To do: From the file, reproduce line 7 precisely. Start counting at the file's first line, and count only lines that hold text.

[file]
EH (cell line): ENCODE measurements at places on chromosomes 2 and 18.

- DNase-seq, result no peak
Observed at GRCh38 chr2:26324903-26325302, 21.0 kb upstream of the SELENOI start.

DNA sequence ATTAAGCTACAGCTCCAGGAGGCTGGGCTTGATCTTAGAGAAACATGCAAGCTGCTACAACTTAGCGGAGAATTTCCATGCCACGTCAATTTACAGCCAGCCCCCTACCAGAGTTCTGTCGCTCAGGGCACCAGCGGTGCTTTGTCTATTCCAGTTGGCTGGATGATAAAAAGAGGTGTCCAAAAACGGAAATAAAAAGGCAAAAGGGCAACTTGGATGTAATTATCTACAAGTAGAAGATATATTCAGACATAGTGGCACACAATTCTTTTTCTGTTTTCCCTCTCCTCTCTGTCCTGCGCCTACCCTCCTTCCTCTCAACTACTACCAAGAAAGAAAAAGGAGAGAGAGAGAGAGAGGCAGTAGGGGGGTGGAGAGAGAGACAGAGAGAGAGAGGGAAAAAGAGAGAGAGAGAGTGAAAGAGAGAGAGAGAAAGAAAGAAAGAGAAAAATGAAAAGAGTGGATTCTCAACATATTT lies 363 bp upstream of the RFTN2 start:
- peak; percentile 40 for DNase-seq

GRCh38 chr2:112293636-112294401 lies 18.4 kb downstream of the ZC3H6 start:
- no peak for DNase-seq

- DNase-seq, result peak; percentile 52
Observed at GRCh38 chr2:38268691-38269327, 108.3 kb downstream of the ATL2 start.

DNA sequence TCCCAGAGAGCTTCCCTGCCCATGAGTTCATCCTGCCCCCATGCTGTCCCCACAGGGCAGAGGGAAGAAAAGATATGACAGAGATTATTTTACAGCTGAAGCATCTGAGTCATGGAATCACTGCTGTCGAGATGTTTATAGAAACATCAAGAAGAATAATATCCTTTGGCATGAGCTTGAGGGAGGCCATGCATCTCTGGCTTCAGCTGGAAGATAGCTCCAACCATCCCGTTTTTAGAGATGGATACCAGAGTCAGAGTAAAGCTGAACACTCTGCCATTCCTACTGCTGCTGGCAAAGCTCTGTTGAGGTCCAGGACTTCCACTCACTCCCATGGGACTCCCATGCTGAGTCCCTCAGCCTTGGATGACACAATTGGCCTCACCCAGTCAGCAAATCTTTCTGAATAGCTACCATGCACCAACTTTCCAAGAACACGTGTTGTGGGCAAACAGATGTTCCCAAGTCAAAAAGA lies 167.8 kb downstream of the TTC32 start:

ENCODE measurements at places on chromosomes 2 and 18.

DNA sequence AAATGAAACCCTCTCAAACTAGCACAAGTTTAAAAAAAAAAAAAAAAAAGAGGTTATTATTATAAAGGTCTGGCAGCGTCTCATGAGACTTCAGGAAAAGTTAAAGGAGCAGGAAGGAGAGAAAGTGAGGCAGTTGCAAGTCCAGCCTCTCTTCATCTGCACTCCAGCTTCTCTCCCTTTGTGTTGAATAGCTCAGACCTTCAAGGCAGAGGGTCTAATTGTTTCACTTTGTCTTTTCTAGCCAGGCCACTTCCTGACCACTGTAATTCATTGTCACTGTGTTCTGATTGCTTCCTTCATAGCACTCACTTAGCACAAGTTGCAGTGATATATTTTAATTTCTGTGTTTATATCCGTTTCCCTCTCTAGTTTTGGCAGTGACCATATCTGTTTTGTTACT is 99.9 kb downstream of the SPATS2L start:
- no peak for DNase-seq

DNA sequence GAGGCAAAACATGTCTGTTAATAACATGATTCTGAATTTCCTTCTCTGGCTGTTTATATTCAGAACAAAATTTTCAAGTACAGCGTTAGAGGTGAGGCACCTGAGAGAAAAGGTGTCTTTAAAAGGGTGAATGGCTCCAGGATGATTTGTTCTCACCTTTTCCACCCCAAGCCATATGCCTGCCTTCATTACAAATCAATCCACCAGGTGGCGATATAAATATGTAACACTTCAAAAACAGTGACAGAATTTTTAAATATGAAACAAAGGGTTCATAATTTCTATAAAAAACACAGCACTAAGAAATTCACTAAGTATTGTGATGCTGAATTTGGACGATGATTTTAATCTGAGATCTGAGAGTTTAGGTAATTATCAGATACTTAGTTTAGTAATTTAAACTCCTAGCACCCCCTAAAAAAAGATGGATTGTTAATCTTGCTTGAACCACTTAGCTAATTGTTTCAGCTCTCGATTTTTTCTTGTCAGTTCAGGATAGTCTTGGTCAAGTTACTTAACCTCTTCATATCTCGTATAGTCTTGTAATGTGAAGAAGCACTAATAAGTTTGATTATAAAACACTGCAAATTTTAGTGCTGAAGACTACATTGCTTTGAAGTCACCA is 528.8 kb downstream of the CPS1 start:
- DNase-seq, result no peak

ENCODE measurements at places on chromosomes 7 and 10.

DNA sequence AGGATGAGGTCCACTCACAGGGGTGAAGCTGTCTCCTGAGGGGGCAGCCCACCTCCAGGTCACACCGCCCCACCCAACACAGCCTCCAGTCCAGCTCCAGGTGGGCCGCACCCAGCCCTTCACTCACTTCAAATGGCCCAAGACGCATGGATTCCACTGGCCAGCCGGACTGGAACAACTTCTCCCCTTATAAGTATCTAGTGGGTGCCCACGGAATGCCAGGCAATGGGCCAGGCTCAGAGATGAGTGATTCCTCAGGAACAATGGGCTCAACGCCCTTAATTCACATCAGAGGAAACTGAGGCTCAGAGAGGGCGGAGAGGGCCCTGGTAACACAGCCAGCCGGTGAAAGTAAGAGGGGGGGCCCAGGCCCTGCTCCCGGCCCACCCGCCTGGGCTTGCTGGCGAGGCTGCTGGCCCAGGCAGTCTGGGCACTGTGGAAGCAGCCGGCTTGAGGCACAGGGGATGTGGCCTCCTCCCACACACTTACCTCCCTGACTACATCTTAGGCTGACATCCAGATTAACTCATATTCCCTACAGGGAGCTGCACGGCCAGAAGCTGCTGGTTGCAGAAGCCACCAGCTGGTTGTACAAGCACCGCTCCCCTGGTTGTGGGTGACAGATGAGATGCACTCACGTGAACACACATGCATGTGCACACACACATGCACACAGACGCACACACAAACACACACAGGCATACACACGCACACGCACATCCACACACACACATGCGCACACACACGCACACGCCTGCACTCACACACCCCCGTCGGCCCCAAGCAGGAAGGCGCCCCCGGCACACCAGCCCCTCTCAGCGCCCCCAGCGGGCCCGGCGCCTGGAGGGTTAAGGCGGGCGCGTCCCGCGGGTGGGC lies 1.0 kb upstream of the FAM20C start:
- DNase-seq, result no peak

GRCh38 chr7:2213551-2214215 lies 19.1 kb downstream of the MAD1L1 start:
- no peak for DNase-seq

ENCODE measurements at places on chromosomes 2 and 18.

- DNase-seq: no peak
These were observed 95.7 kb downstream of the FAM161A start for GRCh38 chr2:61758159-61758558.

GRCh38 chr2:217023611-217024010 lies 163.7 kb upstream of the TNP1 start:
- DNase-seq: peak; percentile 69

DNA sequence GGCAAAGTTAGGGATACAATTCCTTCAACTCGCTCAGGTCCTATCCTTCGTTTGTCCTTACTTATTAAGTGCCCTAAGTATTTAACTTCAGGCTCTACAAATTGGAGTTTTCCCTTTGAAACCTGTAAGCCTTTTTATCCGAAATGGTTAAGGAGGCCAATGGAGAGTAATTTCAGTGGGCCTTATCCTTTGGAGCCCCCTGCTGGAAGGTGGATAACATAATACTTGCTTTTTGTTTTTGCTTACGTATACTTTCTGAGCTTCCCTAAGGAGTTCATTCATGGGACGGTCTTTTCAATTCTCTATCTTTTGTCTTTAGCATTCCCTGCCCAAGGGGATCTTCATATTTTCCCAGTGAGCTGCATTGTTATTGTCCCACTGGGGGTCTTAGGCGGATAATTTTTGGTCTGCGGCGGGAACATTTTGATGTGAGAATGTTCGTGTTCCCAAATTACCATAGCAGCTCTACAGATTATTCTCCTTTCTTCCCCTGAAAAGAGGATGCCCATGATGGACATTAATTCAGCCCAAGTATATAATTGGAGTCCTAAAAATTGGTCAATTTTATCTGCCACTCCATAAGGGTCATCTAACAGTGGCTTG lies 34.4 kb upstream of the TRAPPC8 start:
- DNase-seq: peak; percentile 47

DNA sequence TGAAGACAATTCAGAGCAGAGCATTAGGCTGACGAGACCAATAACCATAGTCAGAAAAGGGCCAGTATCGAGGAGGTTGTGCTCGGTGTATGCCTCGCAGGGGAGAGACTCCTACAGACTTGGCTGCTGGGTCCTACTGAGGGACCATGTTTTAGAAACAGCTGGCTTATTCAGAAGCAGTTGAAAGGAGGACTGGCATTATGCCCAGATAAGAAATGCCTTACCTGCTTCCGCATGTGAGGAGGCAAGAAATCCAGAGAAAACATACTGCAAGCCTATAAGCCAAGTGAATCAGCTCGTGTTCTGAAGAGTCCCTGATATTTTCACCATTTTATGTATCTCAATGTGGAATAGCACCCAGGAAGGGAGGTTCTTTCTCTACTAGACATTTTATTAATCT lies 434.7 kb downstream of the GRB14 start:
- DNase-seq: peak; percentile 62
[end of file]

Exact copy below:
- no peak for DNase-seq